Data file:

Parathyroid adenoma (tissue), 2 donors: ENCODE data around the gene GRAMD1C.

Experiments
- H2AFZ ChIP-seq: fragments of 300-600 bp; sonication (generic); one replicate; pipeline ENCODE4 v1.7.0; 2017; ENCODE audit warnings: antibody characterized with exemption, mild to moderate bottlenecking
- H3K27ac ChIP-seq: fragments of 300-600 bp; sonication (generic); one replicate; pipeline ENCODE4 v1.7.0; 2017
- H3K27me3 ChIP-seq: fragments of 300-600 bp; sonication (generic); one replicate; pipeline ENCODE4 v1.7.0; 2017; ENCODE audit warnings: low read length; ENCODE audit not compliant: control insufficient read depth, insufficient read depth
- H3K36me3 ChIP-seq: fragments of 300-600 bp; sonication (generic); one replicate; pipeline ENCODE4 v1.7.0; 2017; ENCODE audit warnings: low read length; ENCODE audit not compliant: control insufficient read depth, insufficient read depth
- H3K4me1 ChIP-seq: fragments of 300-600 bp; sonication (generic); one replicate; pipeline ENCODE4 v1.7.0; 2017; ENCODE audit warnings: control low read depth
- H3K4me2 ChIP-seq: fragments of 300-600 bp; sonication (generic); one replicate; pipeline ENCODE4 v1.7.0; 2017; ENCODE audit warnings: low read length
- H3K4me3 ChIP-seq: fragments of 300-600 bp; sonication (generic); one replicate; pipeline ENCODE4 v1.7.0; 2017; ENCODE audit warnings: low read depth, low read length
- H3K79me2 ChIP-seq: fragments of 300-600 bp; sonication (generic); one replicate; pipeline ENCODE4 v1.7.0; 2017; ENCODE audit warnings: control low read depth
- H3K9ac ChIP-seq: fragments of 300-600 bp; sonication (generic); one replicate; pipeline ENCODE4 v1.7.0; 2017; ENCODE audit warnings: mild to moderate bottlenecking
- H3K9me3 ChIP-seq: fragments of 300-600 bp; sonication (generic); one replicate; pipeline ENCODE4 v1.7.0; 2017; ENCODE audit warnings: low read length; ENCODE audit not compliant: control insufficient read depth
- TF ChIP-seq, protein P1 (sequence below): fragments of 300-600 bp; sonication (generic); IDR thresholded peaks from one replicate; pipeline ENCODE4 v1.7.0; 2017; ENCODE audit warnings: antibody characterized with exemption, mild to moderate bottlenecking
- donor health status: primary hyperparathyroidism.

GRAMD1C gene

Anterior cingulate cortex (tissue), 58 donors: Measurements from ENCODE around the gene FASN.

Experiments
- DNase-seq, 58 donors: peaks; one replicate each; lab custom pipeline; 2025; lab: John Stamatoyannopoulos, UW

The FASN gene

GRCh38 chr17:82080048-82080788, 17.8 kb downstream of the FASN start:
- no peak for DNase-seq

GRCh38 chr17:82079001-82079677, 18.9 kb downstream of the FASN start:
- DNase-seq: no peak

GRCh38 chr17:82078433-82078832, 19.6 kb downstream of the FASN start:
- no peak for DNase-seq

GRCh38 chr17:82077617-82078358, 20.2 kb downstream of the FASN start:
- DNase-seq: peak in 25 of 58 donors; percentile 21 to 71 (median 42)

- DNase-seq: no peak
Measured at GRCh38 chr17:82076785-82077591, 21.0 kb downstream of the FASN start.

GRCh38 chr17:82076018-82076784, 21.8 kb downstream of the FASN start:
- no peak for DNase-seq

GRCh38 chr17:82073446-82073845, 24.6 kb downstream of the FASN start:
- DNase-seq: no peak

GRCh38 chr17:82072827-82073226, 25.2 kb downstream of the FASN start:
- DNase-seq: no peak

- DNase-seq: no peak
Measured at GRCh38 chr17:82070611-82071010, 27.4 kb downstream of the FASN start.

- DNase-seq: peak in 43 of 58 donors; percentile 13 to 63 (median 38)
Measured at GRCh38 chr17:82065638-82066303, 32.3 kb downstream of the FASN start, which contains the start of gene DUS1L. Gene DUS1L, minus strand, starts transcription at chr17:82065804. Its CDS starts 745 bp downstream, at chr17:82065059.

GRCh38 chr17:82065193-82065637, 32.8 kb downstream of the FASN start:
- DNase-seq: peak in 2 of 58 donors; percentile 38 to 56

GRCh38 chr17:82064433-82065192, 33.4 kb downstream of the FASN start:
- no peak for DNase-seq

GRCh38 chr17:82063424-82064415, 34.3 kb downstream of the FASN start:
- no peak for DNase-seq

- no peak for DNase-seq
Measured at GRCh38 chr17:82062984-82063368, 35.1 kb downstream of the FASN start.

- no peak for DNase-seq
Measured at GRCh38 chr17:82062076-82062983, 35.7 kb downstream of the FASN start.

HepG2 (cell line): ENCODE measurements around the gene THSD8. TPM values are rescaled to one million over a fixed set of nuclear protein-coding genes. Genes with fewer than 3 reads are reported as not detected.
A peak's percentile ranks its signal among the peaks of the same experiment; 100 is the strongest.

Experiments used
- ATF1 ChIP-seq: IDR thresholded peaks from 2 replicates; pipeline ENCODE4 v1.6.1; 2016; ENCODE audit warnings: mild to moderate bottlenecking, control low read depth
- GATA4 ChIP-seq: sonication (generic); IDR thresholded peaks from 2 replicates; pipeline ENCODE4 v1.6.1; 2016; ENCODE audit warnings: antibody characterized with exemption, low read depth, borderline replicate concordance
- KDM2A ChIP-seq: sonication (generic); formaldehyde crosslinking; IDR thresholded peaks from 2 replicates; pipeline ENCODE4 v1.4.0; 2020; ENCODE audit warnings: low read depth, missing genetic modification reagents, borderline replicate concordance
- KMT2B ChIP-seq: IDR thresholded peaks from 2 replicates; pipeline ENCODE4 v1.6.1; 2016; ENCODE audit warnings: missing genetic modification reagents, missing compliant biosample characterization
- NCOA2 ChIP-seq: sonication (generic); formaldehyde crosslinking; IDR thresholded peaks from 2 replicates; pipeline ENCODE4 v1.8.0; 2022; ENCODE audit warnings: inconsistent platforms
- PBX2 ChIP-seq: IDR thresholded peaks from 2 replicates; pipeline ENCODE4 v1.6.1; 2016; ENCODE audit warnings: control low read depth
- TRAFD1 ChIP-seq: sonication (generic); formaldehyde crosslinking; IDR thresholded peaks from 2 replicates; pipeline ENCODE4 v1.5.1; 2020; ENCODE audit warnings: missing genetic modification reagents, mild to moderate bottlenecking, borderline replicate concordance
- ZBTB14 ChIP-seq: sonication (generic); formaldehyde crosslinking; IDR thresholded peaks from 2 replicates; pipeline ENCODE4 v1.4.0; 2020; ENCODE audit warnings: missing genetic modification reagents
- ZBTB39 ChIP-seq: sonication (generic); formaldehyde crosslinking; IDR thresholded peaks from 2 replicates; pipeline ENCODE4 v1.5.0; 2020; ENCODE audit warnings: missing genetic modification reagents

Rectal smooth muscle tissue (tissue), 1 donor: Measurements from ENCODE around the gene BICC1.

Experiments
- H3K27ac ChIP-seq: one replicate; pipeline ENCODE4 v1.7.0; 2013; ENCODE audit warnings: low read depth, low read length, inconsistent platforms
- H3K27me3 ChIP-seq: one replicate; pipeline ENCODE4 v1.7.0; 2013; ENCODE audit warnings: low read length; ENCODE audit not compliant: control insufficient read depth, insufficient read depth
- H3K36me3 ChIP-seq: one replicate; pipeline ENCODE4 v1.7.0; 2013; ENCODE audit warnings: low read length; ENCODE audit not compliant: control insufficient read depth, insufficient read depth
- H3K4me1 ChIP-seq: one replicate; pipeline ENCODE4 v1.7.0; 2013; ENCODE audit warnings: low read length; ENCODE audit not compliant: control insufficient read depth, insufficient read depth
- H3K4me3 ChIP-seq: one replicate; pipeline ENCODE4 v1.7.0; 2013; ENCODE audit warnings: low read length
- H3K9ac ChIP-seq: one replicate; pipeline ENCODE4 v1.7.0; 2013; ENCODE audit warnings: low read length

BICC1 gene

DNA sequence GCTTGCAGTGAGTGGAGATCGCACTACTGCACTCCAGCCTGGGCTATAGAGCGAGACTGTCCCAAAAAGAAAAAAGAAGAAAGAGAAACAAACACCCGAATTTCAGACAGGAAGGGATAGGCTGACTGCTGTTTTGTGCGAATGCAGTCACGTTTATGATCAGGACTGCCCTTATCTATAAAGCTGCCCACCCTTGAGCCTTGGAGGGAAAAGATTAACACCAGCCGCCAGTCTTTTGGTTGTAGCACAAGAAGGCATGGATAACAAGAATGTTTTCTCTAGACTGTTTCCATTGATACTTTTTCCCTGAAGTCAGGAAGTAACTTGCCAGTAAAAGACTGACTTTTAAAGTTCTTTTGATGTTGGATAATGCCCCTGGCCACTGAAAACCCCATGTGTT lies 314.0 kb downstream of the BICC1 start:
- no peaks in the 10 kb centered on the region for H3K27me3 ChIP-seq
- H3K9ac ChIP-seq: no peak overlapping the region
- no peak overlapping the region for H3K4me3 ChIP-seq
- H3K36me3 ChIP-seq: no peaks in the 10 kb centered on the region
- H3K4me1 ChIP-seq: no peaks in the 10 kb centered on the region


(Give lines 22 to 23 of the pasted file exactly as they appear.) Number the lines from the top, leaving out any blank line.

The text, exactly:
GRCh38 chr17:82079001-82079677, 18.9 kb downstream of the FASN start:
- DNase-seq: no peak